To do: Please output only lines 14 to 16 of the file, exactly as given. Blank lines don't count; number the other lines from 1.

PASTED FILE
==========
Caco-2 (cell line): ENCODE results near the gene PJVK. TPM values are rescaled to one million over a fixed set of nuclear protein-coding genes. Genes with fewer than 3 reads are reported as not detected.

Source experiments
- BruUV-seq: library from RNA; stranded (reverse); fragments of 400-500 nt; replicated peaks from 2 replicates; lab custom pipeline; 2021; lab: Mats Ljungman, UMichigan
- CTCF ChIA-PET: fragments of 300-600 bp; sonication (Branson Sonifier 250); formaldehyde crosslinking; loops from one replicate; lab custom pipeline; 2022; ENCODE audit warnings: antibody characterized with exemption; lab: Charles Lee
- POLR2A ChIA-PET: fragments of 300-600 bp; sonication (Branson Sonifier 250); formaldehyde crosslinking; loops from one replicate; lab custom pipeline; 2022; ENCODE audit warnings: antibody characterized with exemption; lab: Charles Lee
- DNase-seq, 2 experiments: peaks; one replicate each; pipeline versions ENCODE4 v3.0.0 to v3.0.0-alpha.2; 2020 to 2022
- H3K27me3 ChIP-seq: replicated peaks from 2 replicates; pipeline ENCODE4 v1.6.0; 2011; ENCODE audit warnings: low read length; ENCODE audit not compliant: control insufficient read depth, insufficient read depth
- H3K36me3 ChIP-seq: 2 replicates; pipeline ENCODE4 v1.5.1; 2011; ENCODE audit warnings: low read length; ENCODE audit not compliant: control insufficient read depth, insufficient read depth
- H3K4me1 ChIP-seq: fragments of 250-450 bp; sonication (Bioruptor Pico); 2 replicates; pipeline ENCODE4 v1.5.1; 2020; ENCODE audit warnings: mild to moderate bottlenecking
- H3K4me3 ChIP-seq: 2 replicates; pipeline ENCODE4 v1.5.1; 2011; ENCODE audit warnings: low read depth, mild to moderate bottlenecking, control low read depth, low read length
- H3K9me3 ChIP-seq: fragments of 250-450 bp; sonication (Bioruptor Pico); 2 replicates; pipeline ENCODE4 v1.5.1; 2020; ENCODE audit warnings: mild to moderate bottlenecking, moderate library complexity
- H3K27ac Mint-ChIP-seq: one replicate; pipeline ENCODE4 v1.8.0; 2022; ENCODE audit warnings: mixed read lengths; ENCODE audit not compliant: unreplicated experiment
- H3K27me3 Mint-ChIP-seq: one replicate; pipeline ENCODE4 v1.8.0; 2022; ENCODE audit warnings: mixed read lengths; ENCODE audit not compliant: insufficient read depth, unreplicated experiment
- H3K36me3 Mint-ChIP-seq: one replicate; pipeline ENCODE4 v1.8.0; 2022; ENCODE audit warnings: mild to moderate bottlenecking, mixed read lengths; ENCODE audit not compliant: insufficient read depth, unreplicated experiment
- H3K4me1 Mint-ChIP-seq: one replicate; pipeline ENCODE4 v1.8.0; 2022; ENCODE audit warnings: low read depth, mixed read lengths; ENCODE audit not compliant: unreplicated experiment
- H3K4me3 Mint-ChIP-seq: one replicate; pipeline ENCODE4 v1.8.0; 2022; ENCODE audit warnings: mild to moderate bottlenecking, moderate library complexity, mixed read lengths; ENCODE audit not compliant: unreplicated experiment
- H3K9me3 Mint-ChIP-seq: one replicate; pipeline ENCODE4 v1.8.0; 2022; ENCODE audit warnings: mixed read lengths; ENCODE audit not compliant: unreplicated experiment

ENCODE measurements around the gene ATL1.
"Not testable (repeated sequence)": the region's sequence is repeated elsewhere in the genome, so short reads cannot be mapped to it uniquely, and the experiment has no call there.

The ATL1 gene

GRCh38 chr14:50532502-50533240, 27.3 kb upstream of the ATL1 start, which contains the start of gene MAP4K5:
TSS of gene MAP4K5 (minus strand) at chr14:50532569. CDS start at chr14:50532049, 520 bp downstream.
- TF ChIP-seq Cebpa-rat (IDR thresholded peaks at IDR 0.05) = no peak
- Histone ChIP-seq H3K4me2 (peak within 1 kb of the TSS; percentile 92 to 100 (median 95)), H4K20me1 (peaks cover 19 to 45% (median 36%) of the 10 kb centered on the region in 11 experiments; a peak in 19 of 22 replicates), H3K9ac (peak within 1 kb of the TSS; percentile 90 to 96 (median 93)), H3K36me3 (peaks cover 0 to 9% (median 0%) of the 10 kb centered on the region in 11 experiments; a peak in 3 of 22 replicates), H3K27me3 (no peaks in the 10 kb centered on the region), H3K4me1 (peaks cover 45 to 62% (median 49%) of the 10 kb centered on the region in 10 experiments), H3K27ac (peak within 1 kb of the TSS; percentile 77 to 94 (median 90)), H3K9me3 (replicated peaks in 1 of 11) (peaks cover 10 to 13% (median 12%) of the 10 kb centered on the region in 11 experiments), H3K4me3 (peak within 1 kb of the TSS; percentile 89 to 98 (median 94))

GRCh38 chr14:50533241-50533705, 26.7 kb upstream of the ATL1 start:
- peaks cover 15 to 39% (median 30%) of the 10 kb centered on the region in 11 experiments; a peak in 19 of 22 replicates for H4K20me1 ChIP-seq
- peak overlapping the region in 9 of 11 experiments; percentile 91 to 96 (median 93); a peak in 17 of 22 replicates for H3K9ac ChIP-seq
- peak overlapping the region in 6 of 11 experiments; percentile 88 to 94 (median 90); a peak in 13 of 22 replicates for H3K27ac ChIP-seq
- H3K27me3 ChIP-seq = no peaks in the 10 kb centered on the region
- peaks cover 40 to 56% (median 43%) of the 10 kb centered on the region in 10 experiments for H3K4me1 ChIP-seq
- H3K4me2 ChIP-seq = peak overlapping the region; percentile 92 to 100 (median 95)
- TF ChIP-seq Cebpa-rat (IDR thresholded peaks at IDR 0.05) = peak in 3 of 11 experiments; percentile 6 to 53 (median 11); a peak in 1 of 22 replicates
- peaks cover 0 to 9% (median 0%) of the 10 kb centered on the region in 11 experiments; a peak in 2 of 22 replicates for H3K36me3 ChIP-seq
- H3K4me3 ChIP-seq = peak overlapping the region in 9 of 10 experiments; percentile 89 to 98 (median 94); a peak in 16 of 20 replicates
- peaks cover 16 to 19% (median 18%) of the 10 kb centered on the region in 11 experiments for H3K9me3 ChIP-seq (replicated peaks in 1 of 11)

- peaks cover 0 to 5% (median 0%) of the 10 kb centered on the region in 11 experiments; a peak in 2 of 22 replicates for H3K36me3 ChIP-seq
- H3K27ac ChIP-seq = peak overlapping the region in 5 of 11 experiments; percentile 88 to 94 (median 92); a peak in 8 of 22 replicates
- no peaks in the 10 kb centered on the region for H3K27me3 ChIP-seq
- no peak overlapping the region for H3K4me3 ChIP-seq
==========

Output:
- H3K36me3 Mint-ChIP-seq: one replicate; pipeline ENCODE4 v1.8.0; 2022; ENCODE audit warnings: mild to moderate bottlenecking, mixed read lengths; ENCODE audit not compliant: insufficient read depth, unreplicated experiment
- H3K4me1 Mint-ChIP-seq: one replicate; pipeline ENCODE4 v1.8.0; 2022; ENCODE audit warnings: low read depth, mixed read lengths; ENCODE audit not compliant: unreplicated experiment
- H3K4me3 Mint-ChIP-seq: one replicate; pipeline ENCODE4 v1.8.0; 2022; ENCODE audit warnings: mild to moderate bottlenecking, moderate library complexity, mixed read lengths; ENCODE audit not compliant: unreplicated experiment